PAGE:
(Reuters) - The leader of British Columbia’s opposition party has resigned, the Liberal Party said on Friday, weeks after Christy Clark’s government was ousted following a cliffhanger election in the legislature of the western Canadian province.
The right-leaning Liberal Party, unrelated to Canada’s governing federal Liberals, said in a statement party executives will meet within 28 days to plan for a leadership vote.
Clark said in a statement she will leave Aug. 4. A spokesman said Clark will also resign her seat in the legislature.
Clark’s government was defeated on a no-confidence vote last month after a May election in which her party was reduced to a legislative minority, paving the way for the left-leaning New Democrats to rule the province for the first time in 16 years.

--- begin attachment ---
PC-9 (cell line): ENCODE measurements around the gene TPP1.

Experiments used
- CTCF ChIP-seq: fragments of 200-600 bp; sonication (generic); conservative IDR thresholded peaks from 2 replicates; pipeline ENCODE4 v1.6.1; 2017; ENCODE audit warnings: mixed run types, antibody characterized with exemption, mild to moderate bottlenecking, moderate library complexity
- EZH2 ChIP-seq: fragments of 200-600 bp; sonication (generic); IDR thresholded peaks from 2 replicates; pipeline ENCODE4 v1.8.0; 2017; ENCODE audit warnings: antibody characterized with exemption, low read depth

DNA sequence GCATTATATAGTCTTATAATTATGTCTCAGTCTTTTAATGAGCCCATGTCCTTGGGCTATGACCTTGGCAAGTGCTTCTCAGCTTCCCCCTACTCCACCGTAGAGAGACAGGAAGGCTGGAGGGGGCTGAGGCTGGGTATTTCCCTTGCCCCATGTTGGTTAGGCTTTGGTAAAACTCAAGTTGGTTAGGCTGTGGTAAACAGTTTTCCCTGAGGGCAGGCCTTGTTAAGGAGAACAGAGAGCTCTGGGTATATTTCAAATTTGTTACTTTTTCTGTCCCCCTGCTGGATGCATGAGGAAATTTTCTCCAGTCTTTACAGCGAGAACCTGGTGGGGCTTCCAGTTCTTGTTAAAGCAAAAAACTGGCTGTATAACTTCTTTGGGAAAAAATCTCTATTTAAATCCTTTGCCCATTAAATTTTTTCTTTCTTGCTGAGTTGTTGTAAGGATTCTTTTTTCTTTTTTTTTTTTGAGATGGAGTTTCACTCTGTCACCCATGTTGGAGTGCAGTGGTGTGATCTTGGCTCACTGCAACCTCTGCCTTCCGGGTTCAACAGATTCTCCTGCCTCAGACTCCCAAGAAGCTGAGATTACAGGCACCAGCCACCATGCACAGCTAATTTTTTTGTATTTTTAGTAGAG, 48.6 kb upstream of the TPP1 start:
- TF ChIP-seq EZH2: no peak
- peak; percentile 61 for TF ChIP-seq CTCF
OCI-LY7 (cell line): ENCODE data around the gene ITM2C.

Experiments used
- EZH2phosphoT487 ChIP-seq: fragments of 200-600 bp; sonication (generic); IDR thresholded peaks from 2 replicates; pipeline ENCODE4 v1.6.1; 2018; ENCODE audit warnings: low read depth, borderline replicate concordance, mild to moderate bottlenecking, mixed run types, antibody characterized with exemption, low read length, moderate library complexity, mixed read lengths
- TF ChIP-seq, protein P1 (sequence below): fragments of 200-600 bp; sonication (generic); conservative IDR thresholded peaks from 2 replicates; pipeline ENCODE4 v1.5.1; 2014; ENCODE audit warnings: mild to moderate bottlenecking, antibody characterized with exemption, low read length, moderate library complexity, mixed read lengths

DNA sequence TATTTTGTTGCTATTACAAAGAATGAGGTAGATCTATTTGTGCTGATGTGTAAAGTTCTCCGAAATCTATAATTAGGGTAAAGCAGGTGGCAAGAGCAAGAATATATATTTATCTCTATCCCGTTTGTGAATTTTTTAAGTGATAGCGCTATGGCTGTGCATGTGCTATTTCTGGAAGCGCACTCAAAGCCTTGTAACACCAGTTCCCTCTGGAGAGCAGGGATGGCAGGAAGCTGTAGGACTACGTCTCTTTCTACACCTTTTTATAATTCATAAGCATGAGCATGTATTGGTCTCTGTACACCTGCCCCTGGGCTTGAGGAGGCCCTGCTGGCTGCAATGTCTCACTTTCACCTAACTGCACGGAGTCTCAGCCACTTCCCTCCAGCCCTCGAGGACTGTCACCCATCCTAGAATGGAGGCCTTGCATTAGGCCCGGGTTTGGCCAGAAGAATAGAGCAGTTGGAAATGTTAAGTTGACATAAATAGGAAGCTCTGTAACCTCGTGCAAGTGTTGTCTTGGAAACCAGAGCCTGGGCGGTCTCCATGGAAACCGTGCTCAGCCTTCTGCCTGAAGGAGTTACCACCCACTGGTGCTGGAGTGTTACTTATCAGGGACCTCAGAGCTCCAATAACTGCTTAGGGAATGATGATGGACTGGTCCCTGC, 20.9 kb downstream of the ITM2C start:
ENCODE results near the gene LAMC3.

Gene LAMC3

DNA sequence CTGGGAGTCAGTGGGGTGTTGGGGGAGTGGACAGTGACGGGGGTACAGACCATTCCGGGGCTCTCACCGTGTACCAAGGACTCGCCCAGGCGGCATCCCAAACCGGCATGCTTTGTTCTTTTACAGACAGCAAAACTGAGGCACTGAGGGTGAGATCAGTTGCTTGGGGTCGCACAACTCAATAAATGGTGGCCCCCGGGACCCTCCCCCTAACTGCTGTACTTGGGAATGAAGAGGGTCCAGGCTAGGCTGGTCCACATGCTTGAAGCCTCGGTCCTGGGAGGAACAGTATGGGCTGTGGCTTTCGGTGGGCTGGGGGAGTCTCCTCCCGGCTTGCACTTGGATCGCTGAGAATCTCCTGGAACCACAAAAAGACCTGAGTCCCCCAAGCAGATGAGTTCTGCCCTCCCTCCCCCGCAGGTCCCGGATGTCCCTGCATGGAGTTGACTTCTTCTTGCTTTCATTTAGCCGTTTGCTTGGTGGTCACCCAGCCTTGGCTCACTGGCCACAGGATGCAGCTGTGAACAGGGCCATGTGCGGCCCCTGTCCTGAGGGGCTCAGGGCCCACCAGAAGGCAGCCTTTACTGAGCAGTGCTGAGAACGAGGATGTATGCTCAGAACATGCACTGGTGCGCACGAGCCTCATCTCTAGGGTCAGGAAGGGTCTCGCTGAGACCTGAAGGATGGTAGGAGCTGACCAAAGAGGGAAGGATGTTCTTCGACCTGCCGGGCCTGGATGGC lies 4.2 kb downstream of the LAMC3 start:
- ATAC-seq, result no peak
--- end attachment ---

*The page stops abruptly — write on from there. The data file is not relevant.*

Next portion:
The election of the NDP government, which is backed by the Greens, had raised concerns about the future of oil and gas projects such as Kinder Morgan Inc’s C$7.4 billion Trans Mountain pipeline expansion, which the New Democratic Party has vowed to halt.
British Columbia Attorney General David Eby said this week the province would not unduly deny permits for Trans Mountain.
Reporting by Ethan Lou in Calgary, Alberta; Editing by James Dalgleish